This interview is part of our “Thought Leader” series, where we get inside the heads of the best and brightest in the museum & technology world.
Associate Curator, Interpretation
San Francisco Museum of Modern Art
In 1993, Peter served as art historian/content expert for the first CD-ROM on modern art, and then spearheaded the first implementation of multimedia PDAs in an art museum for SFMOMA’s 2002 Points of Departure exhibition. He has served on the board of the New Media Consortium (www.nmc.org), as adjunct professor at the University of Lugano, and on the governing councils of two museum-focused collaborative initiatives: Pachyderm 2.0 (www.pachyderm.org) and ArtBabble (www.artbabble.org). He has recently received a Kress grant to research best practices in museum interpretation–both analog and digital.
TourSphere: What was a stand-out museum/exhibit that caught your interest this year?
Samis: “Death Matters” at the Tropenmuseum in Amsterdam. A visually arresting cross-cultural presentation of rituals, objects, and meaning-making about end of life (and after). It included a riveting set of large scale B&W portraits of individuals before and after their death by Walter Schels and Beate Lakotta, video of a “sky burial” in Tibet, folk coffins shaped like limos, and an array of Bill Viola-like portrait format plasma displays which, when touched, spoke to you casually about various spiritual traditions’ understanding of the afterlife.
TourSphere: What was the coolest use of technology you saw in a museum in 2011?
Samis: Quite possibly the self-portraiture station at the Oakland Museum of California. Situated in the gallery alongside a wall of portraits from the collection, many of them historic, it enables the visitor to sit down, look in a gridded mirror and use his or her finger on a touchscreen to make a self-portrait. You can also look through a gallery of self-portraits—many of them quite accomplished—made by those who visited before you, and if you like you can see any of them re-constructed stroke by stroke. Finally, a rotating array of these visitor-made portraits is included among the painted and drawn collection works in two cleverly disguised frames on the wall beside you.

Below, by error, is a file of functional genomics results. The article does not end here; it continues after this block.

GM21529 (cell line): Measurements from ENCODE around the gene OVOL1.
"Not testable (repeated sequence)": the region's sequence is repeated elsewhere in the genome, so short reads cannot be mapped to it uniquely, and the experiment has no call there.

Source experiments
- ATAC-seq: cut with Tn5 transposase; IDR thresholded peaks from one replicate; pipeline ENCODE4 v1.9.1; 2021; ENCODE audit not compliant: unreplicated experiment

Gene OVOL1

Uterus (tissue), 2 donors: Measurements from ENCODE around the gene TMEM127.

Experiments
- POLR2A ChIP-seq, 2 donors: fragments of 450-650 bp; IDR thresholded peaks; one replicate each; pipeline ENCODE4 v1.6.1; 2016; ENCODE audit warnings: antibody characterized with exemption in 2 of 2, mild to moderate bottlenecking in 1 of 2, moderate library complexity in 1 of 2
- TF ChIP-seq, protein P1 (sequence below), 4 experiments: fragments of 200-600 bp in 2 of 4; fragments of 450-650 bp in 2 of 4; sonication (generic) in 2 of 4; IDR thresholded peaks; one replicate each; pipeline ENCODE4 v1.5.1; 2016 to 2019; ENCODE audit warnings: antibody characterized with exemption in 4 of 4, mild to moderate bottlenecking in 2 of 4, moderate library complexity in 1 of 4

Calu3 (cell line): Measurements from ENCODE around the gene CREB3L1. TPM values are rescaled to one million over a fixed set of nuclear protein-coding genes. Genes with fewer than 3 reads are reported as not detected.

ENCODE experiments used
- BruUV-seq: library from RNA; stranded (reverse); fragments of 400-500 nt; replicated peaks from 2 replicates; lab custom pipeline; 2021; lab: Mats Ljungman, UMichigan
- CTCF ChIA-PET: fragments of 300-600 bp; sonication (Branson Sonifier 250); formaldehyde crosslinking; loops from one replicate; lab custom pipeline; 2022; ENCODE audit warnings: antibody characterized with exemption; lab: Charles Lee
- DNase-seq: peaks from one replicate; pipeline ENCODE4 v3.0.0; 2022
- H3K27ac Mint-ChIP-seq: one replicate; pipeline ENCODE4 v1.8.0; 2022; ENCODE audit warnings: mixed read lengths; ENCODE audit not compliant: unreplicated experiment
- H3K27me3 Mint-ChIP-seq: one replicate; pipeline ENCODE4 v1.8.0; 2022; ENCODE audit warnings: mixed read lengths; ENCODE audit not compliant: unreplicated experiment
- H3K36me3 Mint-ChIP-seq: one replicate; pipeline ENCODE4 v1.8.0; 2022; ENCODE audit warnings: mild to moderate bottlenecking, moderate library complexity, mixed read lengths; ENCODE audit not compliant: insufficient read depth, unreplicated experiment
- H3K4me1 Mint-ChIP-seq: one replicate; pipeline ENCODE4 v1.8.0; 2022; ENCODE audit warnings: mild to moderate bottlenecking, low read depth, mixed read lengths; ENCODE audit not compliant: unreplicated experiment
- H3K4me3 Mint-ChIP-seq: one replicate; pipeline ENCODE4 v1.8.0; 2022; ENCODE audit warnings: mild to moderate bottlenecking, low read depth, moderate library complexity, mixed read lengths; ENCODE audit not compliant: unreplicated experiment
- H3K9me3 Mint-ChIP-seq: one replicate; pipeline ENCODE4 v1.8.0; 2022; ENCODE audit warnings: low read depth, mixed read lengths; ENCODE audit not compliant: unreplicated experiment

TourSphere: Did your museum do something this year (or have something coming soon) that you’re proud of?
Samis: We presented mobile interpretation for the vast majority of shows in 2011 on all floors. We also contracted with an outside vendor to provide devices and distribution for a major blockbuster show, The Steins Collect: Matisse, Picasso, and the Parisian Avant Garde. We would never have been able to meet public demand with our small, 200-iPod Touch fleet and our usual distribution staff.
TourSphere: Is there an app or a technology that has changed the way you do things – or made your job easier this year?
Samis: Scrivener. I’m writing a book on best practices in museum interpretation and Scrivener allows me to create the outline and fill it in progressively with notes, essays, word docs, images and links, then re-arrange the parts as I would a mind map.
TourSphere: Apple or Android?
Samis: For myself, Apple. For the public, both. Web app, anyone?
TourSphere: If you had to sum up what you think the theme for museums in 2012 will be in one word, what would your prediction be?
Samis: Participation. Engagement. (I know that’s two.)
TourSphere: What do you see as the biggest challenge for museums in the coming years?
Samis: Connecting an increasingly speedy media culture with the stillness of objects.
TourSphere: Is there something you are passionate about in the museum world that you’d like to wax philosophical about or rant about?
Samis: Finding intelligent ways to democratize meaning-making. The fear of “dumbing down” squelches many visitor-focused initiatives. (We also have a fear of large, readable type. And a fear of looking something less than hyper-intelligent. We have so many fears…)